A Google search for the star of the CBS comedy “Bob Hearts Abishola,” Folake Olowofoyeku, will result in video interviews like this one, in which the American interviewer struggles to pronounce the Nigerian actress and musician’s last name. But she’s never considered changing it. If she did, she certainly wouldn’t be the first to do so. Ben Kingsley was born Krishna Pandit Bhanji; Natalie Portman was Neta-Lee Hershlag; and musician Bruno Mars was Peter Gene Hernandez. And in her “defiance,” Olowofoyeku is forcing the industry to meet her on her own terms — although she admits that she has been pressured.
“There have been a couple of agents when I was in New York who suggested or advised that I change my name,” she said. “There was an agent that I was with who I liked, so she was the only one whose opinion could have possibly swayed me. But her approach was kind of like, ‘I’m just curious. I’m not saying you should, but have you ever considered it?’ And I’m grateful for that because it was never mandatory. She still represented me after that.”
In the Detroit-set “Bob Hearts Abishola”, Olowofoyeku plays Abishola, a Nigerian cardiac nurse who meets a compression sock businessman named Bob (Billy Gardell). The comedic examination of immigrant life in America, created by Chuck Lorre (“Mike & Molly,” “The Big Bang Theory”), Eddie Gorodetsky, Al Higgins, and British-Nigerian comedian Gina Yashere — who also plays a supporting role on the show — is billed as a love story about a middle-aged white salesman who unexpectedly falls for his nurse, a Nigerian immigrant, while recovering from a heart attack. He then sets his sights on winning her over, undaunted by her lack of initial interest or the vast differences in their backgrounds.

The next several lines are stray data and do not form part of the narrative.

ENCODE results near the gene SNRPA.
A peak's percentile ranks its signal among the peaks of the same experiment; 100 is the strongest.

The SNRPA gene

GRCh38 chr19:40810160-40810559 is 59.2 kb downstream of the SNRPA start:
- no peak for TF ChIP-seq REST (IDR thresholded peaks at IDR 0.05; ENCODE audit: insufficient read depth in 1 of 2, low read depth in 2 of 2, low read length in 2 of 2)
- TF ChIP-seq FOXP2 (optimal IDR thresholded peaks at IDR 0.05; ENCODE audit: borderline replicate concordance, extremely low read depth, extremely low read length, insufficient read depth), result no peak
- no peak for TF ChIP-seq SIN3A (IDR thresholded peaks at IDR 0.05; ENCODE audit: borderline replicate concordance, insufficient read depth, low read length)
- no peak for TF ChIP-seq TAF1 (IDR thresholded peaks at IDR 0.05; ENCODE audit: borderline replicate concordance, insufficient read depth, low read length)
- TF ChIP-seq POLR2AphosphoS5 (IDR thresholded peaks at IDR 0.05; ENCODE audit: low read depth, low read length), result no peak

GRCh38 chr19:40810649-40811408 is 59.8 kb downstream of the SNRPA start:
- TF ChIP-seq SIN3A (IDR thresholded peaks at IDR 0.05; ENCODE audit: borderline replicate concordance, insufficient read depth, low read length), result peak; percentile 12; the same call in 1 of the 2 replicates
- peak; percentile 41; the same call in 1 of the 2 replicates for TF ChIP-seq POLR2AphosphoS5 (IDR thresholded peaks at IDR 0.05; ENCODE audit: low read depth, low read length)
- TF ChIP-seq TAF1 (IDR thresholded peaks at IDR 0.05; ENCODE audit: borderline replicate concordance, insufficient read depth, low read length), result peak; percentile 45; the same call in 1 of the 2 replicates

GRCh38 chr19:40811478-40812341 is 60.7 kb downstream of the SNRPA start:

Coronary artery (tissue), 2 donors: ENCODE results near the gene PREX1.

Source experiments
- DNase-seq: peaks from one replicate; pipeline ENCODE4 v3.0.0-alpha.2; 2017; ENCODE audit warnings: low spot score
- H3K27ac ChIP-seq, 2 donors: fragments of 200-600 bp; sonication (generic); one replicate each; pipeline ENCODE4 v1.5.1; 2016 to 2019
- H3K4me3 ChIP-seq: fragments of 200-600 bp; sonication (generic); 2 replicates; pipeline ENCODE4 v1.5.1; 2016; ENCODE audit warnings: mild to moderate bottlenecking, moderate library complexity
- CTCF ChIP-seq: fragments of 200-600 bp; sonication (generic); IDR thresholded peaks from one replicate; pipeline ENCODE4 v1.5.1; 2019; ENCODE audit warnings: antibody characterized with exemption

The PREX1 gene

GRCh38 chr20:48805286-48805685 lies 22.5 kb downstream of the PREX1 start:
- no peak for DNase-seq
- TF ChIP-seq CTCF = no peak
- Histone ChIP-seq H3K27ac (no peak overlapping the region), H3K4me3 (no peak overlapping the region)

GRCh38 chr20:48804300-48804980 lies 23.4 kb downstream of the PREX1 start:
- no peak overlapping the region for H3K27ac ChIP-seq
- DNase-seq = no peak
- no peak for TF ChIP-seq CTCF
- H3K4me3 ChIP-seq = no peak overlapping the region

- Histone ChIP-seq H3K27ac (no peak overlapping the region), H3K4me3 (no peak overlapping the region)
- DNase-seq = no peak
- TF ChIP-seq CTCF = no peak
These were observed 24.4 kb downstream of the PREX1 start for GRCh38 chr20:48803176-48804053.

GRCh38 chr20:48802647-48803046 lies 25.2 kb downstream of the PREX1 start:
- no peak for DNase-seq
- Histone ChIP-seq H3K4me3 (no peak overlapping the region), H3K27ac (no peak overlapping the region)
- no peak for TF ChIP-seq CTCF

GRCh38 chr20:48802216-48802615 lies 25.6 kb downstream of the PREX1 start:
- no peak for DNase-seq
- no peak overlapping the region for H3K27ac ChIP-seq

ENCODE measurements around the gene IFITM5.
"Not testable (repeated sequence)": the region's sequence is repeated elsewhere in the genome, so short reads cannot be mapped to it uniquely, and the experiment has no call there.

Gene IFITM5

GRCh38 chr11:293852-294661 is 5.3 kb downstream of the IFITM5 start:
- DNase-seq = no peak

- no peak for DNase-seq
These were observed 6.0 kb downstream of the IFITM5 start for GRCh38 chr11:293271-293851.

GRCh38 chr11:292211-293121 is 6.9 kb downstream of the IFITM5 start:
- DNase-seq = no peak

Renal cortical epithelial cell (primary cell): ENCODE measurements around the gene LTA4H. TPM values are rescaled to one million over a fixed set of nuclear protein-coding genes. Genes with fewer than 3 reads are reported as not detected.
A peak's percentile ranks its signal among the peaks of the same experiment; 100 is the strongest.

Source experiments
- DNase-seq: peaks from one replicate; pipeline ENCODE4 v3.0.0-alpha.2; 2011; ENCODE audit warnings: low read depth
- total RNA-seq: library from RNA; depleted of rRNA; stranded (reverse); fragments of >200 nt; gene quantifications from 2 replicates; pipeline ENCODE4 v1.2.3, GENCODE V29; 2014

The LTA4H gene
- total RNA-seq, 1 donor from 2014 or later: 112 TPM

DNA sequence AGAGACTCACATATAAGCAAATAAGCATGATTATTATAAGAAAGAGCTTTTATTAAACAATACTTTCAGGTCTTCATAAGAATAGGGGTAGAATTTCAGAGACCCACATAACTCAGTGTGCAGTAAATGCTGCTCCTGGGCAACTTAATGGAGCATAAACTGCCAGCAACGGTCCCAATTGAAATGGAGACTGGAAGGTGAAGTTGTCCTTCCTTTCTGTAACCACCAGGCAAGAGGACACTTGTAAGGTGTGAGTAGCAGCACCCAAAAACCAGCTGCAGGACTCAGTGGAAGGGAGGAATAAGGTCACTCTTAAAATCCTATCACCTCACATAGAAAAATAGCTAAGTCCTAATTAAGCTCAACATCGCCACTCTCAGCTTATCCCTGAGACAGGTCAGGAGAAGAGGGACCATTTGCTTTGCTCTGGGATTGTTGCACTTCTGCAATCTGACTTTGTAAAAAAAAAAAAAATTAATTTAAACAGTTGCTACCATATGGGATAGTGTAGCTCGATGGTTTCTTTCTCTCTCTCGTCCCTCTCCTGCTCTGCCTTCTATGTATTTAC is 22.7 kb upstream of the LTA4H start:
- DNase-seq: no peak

It is noted as being the first American sitcom on a major network to feature a Nigerian family, and also groundbreaking because its cast members speak in the Yoruba language. For Olowofoyeku, it’s all still quite surreal.
“Sometimes I try to imagine myself not involved with the project, but as an audience member, watching this on American television,” she said. “And I wonder, how I would take a show like this coming out. And on CBS? It just blows my mind. It’s amazing and so beautiful, and very timely.”
The series certainly arrives at an opportune moment, given the escalation in anti-immigrant sentiment that the outgoing president has stoked over the last four years. And on the surface, given CBS’ core demo as well as criticism the network has received over the years for its lack of a diverse programming lineup, the series may have seemed like a risky bet, telling a story about what American audiences would likely perceive as a kind of unconventional relationship. But Bob and Abishola are a couple that viewers can’t help but root for.
“They see themselves in each other, and then they see what they’re lacking and how the other creates balance in their lives,” Olowofoyeku said. “They’re the caregivers of their families. They both give so much of themselves emotionally and financially. So Bob comes into her life and says, ‘Hey, chill out a little. Let’s have some fun.’ And then Abishola comes into his life and says, ‘For someone in my position, it’s not a lot of fun.’ So I think they create balance in each other, while also still allowing room for them to still be themselves.”
Born in Nigeria, Olowofoyeku calls Los Angeles her “work home” and Nigeria her “home, home.” She emigrated to the United States in 2001 when she was 18 years old, studying theater at the City College of New York. Her screen career officially begun in 2004, appearing in guest starring roles on series like “Law & Order: Criminal Intent,” “Law & Order: Special Victims Unit,” “30 Rock,” and “Modern Family,” all before landing the female lead opposite Gardell in “Bob Hearts Abishola” in late 2018.